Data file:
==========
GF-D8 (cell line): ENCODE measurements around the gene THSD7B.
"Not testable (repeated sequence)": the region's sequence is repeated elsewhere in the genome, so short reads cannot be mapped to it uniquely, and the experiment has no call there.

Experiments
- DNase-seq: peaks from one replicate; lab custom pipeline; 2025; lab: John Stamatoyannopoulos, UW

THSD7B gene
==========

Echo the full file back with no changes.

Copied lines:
GF-D8 (cell line): ENCODE measurements around the gene THSD7B.
"Not testable (repeated sequence)": the region's sequence is repeated elsewhere in the genome, so short reads cannot be mapped to it uniquely, and the experiment has no call there.

Experiments
- DNase-seq: peaks from one replicate; lab custom pipeline; 2025; lab: John Stamatoyannopoulos, UW

THSD7B gene